When we talk about art our natural tendency is to think of physical works created by an ‘artist’. In fact the dictionary definition of ART is, ‘the expression or application of human creative skill and imagination, typically in a visual form such as painting or sculpture.’
I’m okay with that description, it’s respectful enough of any kind of creative outlet and it’s short and to the point.
There is though the other kind of art that we often refer to which is more of an acquired skill of a specific thing, so we might say ‘he’s mastered the art of persuasion’ or ‘she’s mastered the art of baking perfect cupcakes’.
The beauty of using the word ‘art’ in both contexts is that it allows for the freedom, uniqueness and creativity of the ‘artist’. We understand that they have dedicated time and effort into honing and improving a skill, regardless of what it is, enough so for them to be considered a ‘master’ at it. Michelangelo himself said,
“If people knew how hard i worked to get mastery, it wouldn’t seem so wonderful at all.”
If we talked about the ‘science’ of persuasion or the science of baking cakes though we would be talking about a system of scientific steps that if followed would produce specific results. With ‘science’ there is little room for creativity or expression, it is just a practical procedure and if anyone followed the same steps they would likely get similar results. Essentially then there can’t really be a science to being yourself, it would be too paradoxical. It reminds me of the scene in the Monty Python film The Life Of Brian where Brian, mistaken as the Messiah, addresses the crowd and urges them not to follow him. ‘We are all individuals’ he tells them. Silence falls across the crowd and then one man puts his hand up and says innocently ‘I’m not’.
The ‘art’ of anything though encourages absolute individual expression and that’s what makes it so much more interesting, and brings heart, soul and energy to any form of expression.
The art of being yourself is a lifelong process, a constantly evolving work in progress. We are the canvas, so to speak, and our life experiences are the paints or materials with which we create our masterpiece. We are all masterpieces, (nobody say ‘I’m not’ please), it’s just a shame that so few people actually realise this. Too many people don’t see the beauty and magic of what they really are because they are too busy being consumed by the momentum and chaos of the lives they lead. People tend to dress for ease and comfort, eat for convenience, drink or take drugs to easily unwind. Their time is limited, money even more so. They feel victims of their circumstances and situations, waiting for the next thing to set them back and knock them off course or perhaps the sheer luck of a windfall, lottery win or lucky break that can help them escape their ordinary lives.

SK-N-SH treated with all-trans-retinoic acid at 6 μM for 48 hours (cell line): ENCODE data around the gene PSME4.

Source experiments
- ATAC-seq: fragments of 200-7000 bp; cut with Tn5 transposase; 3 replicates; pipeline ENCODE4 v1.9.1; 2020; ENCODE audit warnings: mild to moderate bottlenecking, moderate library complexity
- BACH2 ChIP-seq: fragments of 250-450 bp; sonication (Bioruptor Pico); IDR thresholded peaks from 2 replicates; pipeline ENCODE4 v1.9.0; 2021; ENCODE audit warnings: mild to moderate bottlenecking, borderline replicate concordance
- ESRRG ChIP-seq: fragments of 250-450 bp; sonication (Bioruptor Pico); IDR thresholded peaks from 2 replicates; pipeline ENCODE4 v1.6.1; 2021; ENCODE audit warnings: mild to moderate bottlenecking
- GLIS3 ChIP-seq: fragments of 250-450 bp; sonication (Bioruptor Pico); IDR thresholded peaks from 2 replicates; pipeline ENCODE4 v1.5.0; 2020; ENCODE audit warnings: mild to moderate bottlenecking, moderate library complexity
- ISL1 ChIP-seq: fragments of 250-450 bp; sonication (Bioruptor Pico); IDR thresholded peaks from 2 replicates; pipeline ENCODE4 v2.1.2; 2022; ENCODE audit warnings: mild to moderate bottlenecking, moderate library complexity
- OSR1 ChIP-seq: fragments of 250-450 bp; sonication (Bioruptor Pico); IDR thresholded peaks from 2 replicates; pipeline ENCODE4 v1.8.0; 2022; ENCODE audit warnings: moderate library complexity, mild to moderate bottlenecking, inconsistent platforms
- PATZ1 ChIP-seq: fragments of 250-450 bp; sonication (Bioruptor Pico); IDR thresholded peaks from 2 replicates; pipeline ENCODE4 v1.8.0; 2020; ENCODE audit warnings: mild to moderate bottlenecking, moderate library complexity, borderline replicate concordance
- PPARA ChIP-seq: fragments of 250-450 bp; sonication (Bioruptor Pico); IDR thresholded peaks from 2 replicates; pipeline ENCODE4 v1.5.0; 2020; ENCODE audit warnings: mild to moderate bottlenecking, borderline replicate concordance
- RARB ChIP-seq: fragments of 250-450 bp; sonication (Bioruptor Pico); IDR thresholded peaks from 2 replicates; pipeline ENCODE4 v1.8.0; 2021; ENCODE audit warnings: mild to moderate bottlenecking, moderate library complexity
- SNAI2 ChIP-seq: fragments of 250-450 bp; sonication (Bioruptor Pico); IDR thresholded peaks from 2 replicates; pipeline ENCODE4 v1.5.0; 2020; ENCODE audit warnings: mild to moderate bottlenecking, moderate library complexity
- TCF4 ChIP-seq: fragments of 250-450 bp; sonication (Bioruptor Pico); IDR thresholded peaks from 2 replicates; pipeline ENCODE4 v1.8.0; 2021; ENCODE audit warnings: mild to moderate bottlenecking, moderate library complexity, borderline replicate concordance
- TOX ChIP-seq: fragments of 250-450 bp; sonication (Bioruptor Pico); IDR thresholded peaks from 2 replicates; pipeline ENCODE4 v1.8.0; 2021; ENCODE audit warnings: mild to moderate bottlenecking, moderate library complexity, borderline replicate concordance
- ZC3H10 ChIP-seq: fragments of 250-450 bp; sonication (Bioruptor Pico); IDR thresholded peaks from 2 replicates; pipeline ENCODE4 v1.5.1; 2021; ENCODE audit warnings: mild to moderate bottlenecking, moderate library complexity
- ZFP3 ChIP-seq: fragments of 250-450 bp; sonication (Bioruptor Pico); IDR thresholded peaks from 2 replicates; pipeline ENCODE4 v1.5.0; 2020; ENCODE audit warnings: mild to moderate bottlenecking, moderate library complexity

Nihilistic as this vision of many people’s lives sounds, it’s sadly very true. Undoubtedly there is very little ‘art’ in living this kind of life. We discussed earlier though that art or mastery of a skill comes from honing and refining it through practice. This is where the art of living and the art of being yourself comes in. What if the purpose of our life is to create it and not wait for it to be delivered to us?
The legendary mythologist and writer Joseph Campbell expresses it as,
“Life has no meaning. Each of us has meaning and we bring it to life. It is a waste to be asking the question when you are the answer.”
So our lives are made up of the meanings we give it. A challenging situation happens to you, do you respond with pity and despair ’why does this happen to me?’, or do you choose to think ‘okay, this is interesting, how can i learn from this?’ Both of these ARE choices, and your choice here will give your life different meaning and therefore a different life experience.
This is how you can start to create yourself piece by piece as a masterpiece, you learn to hone your decision making, make better choices, start to experience how those choices impact your life. You become an artist as you learn to master the art of yourself. No longer a victim of circumstance, instead using circumstances as just other colours in your palette. In this way anything, good or bad, that happens to us can be used and transformed into something ‘creative’ – especially if that creation is YOU. Living this way means there can be no mistakes, no accidents – everything is just part of ‘life’s great tapestry’ and every experience just adds depth and uniqueness to that work of art that is YOU.
Michelangelo’s most famous quote is still powerfully poignant, 500 years after he said it,
“The greater danger for most of us lies not in setting our aim too high and falling short; but in setting our aim too low and achieving our mark.”